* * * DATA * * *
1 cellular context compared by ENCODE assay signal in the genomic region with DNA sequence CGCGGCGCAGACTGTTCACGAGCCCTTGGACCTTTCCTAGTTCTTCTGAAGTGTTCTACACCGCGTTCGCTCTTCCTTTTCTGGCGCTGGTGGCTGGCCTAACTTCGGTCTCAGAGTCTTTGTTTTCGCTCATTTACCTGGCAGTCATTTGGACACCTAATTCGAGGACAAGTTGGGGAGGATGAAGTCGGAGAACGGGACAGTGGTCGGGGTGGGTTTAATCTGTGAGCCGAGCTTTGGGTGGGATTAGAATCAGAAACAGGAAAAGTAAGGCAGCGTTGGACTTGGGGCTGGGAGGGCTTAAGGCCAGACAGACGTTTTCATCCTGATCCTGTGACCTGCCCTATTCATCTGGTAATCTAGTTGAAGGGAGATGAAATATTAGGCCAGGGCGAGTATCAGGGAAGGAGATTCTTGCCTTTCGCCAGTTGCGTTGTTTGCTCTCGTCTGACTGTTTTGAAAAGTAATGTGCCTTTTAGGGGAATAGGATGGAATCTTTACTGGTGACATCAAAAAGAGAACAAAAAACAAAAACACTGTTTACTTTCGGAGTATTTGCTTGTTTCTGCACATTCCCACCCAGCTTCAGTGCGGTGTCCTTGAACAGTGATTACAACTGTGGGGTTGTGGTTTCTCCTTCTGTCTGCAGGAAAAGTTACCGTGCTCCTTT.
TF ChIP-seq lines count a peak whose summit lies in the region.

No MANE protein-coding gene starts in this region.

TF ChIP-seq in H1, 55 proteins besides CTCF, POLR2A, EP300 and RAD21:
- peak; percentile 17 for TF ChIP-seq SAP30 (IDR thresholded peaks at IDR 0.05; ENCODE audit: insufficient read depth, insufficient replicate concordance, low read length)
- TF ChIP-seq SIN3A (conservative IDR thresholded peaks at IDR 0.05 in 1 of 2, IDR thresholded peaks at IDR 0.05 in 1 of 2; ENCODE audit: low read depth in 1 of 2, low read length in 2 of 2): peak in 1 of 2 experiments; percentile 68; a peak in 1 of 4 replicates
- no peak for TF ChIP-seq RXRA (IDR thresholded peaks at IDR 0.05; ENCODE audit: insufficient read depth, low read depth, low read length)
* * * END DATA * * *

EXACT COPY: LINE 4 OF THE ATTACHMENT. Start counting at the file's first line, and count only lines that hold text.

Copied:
TF ChIP-seq in H1, 55 proteins besides CTCF, POLR2A, EP300 and RAD21: